14 Things and 12 Tools Every Security Organization Should Own

June 1, 2015

A majority of people coming into security are drawn to the hacker skills. They want to participate in Penetration Testing, Red Teams, and other assessment activities. They want to break things. Some want to fix things too. Few understand the breadth of an information security organization.

[Tweet “Many want to break things. Some want to fix things. Few understand the breadth of an infosec org.”]

I’ve written up a list of disciplines typically found in an information security group along with a list of tools that they usually end up buying. This isn’t a list of things that a CISO should build their program around, but a list of ideas for people entering the security space or looking to broaden their security knowledge. We need people in all disciplines.


Security Disciplines

  1. Security Architecture
  2. Compliance
  3. Forensics
  4. Vendor Assessments
  5. Risk Assessments
  6. Awareness
  7. Governance
  8. Policy
  9. Identity Management
  10. Incident Management
  11. Threat Intelligence
  12. Application Security
  13. Vulnerability Management
  14. Business Continuity/Disaster Recovery



Security Tools

  1. Content Filtering
  2. Antivirus
  3. Malware
  4. Web Application Firewall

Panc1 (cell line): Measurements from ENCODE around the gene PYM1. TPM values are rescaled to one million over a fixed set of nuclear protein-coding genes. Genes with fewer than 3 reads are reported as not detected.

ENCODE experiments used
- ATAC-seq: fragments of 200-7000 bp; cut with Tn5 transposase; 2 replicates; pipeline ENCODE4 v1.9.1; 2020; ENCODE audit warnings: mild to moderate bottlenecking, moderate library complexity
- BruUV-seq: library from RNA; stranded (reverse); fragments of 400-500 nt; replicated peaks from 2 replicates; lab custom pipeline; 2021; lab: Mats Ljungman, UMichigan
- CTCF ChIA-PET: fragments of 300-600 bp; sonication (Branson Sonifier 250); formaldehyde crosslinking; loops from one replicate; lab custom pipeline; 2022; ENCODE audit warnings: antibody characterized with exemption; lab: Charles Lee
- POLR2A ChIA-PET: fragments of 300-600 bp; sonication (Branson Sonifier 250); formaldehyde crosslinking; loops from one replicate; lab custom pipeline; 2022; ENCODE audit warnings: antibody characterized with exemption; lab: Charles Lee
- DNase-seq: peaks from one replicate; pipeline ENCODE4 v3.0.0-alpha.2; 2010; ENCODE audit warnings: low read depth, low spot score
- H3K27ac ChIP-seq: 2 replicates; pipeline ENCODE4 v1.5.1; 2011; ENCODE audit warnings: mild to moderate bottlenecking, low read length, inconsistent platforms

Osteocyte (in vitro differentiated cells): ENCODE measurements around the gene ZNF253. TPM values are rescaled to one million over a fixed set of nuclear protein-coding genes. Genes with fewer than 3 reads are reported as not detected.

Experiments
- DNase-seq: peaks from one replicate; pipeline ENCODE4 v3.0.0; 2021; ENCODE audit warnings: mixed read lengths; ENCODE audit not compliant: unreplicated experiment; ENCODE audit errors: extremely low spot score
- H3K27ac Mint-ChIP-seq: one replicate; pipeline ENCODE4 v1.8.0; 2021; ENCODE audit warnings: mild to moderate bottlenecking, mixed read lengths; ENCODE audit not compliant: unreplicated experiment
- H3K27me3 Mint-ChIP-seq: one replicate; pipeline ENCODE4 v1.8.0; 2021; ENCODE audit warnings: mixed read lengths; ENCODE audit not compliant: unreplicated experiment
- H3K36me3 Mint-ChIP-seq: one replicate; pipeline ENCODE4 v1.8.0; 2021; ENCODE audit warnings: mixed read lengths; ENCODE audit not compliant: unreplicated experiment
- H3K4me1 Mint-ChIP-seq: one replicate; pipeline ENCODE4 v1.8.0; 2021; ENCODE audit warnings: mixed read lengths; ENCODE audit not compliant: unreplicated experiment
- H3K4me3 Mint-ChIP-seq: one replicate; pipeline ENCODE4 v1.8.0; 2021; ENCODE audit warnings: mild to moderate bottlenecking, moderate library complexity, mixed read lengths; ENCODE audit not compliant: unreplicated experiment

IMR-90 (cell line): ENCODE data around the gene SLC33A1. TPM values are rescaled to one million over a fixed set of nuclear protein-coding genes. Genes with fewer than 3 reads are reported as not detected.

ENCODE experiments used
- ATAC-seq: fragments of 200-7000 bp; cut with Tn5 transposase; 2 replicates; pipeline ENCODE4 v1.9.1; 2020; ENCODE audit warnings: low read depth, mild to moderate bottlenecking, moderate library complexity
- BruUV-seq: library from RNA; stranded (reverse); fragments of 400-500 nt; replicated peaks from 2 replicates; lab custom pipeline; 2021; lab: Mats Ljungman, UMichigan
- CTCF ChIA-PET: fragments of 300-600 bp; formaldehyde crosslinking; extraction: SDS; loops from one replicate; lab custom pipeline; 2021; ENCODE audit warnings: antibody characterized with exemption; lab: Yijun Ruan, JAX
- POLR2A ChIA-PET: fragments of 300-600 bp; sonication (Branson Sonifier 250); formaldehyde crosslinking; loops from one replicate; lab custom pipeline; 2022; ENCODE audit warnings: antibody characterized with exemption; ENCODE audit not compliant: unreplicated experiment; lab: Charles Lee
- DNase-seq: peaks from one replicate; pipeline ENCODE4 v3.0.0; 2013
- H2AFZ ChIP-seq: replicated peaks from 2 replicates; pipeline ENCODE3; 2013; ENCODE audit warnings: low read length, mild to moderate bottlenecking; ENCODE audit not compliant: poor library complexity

5. Intrusion Prevention/Detection (IPS/IDS)
  6. PKI/Encryption
  7. Data Loss Prevention (DLP)
  8. Single Sign On (SSO)
  9. Multi-Factor Authentication
  10. Log Collection/Aggregation
  11. Static Code
  12. Dynamic Scanning


What do you do with this list? Two things:

  1. Broaden Your Security Knowledge — Whatever your current background in security, start learning areas of security that you aren’t currently working in. Understand how other disciplines work and how other tools fit into the security processes. Especially if you’re early on in your career, expanding your knowledge can be a huge advantage.
  2. Understand How It All Comes Together — While you may be an expert in one area, it’s important to understand the complex puzzle that needs to fit together to make a security organization work. Even if you don’t learn other areas, you should understand how they fit together. If you’re advocating for funding for your program, understand the needs of your peers. They more you can help put the pieces together, the more success you can be.